Did you attend one of the EIS seminars? You have quoted scripture calling Mr. Bell a false prophet, which, as a statement, is itself both judgemental and smacks of hubris. Since I did attend the EIS lecture in Indianapolis and hear it first hand, I can tell you that, as a Bible teacher and a long-time student of the scripture, in my personal discernment of his words, Mr. Bell did not say anything that I interpreted as heretical or unorthodox.

    My background is from the Restoration Movement church, which I realize is not Calvinistic (and therefore not reformed), but both of our traditions hold to the primacy of scripture. There are huge parts of the ECM that I am uncomfortable with – and they primarily spring from the EC churches which came out of the more liberal denominations. My response to those in these churches and the unchurched is somewhat different that yours, though, in that I believe that a kind word turns away anger and that the ‘bullhorn guy’ approach (which Slice comes off as) only turns people away, rather than bringing them one step closer to the truth.

    I am careful to watch out for ‘false prophets’, but I don’t assume that I hold a monopoly on the ‘correct’ interpretation of every scripture – primarily because they were written in a different era and a different culture that we are only now coming to understand because of the scholarship enabled by the creation of the modern state of Israel. I am in complete agreement with you on the incorrectness of the Burke ‘opt out’ theory, but I think you are lumping Mr. Bell in with many others unfairly, and in doing so, you are damaging your own cause.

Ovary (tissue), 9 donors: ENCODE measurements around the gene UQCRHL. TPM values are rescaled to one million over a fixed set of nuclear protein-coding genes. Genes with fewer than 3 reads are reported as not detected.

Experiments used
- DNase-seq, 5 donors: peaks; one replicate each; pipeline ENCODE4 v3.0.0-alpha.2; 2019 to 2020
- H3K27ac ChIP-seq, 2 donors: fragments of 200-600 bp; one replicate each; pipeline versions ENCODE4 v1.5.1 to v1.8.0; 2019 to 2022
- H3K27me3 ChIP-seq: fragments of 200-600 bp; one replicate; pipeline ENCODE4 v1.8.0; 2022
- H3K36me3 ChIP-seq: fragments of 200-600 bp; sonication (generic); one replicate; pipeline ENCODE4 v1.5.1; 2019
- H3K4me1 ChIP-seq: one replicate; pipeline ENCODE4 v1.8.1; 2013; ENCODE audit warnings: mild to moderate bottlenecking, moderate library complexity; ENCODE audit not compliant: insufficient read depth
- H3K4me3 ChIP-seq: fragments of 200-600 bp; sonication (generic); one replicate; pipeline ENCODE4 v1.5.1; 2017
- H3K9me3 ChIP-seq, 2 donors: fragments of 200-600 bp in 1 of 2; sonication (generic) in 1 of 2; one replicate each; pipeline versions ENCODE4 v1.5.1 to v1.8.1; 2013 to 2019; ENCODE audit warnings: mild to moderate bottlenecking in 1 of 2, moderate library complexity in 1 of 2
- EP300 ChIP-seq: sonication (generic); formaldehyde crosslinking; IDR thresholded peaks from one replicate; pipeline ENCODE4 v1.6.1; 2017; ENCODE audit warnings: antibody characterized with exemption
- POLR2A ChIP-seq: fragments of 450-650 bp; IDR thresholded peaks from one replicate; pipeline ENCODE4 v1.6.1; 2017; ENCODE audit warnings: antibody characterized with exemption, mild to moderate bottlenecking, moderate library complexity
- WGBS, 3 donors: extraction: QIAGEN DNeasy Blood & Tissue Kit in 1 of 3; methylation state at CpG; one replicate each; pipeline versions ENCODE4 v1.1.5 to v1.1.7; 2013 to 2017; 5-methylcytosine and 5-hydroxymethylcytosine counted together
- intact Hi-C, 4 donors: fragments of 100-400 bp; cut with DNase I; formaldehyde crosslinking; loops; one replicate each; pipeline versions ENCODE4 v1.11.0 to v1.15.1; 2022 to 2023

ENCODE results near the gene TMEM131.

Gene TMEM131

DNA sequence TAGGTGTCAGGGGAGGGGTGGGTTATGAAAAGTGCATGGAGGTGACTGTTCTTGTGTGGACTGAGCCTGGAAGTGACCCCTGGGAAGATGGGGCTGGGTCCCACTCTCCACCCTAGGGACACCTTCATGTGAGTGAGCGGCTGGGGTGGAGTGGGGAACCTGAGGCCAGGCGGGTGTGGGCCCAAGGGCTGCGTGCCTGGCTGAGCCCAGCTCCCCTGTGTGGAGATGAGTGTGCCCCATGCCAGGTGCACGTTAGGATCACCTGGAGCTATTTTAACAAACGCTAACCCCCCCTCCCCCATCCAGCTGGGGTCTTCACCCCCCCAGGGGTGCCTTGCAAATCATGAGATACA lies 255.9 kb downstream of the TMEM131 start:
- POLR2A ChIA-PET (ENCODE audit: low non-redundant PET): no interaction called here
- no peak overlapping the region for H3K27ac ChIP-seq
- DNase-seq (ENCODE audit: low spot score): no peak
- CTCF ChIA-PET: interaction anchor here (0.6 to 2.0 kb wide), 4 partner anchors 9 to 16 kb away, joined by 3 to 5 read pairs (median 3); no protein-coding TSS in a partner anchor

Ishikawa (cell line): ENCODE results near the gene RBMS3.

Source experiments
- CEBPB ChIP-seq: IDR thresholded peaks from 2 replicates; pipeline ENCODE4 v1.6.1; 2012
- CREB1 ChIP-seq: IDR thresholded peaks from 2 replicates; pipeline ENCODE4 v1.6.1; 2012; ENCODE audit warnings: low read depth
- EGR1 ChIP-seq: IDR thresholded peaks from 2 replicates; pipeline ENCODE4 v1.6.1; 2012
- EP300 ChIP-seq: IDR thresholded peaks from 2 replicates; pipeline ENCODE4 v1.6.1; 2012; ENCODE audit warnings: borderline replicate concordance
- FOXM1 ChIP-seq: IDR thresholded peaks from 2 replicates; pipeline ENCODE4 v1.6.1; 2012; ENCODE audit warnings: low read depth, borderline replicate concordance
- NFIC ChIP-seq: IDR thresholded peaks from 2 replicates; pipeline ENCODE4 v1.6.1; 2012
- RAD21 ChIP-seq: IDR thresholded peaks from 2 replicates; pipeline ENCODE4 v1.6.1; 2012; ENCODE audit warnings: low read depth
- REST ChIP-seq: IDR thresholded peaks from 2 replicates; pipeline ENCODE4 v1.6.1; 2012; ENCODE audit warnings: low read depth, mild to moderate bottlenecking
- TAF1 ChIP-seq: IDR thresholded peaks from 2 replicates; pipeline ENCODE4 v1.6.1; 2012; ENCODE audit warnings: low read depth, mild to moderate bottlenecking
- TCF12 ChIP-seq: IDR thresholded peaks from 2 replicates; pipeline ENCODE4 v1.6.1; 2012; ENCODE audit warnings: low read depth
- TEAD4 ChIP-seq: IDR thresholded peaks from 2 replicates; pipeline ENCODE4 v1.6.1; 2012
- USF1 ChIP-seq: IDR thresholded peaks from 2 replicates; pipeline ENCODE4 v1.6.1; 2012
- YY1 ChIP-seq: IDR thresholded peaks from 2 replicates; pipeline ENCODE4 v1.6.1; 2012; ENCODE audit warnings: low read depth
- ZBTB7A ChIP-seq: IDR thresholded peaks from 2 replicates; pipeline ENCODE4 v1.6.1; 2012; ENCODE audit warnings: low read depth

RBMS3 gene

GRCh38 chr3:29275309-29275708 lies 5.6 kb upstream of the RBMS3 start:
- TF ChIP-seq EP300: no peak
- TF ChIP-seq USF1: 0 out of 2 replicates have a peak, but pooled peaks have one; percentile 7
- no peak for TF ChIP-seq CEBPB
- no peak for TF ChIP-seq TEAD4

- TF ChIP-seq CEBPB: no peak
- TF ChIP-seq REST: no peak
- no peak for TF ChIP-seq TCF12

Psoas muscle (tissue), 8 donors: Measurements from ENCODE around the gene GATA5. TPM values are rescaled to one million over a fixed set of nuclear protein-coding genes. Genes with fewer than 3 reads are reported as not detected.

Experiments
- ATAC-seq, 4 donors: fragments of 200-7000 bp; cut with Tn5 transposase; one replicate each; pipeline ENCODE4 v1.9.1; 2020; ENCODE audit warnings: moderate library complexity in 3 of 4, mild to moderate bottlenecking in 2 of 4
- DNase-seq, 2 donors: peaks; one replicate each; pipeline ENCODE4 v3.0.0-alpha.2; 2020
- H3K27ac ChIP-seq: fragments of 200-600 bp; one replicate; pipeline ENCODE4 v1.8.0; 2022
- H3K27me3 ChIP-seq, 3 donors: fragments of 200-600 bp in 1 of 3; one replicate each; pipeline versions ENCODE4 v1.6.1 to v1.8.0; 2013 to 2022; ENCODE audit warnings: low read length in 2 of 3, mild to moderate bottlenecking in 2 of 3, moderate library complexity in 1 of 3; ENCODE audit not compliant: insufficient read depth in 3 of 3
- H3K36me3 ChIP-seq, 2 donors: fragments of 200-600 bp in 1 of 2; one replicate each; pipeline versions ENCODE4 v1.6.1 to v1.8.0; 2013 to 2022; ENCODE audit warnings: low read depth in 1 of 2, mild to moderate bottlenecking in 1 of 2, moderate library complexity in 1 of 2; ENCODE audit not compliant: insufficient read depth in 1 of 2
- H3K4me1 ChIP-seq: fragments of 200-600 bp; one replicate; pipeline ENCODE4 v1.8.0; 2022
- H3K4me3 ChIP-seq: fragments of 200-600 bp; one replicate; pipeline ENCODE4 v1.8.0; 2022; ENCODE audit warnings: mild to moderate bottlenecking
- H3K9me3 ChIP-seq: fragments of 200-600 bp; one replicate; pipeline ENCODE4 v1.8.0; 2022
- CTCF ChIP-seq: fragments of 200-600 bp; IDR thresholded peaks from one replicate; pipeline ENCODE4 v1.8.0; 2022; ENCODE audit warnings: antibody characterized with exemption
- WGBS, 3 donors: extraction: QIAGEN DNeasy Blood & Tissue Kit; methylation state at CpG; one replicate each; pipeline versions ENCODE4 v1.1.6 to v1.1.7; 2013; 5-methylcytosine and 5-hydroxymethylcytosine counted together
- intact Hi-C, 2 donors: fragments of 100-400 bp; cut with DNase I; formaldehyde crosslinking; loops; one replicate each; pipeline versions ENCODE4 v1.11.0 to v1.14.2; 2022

Earlier, you quoted to me the scripture that you will know falst prophets by their fruit. To date, the materials provided by Mr. Bell have been fruitful and useful to me, as a teacher. No, the Nooma videos aren’t deep and all-encompassing, they are only supplementary and effective in teaching a message to a culture that has grown up on MTV and 10-second sound bites. As such, I’ve not seen him producing bitter fruit, but it seems that the slice of Laodicea has become quite tart of late…

  3. Bob Jones on July 8, 2007 6:02 pm

    The drash passage of Matt 7.2 is 10.33. Pulling the context together, the opposite of judgment is confession. After we have agreed with God about our own condition, we can, as fellow sinners, and fellow priests, encourage each other to righteousness.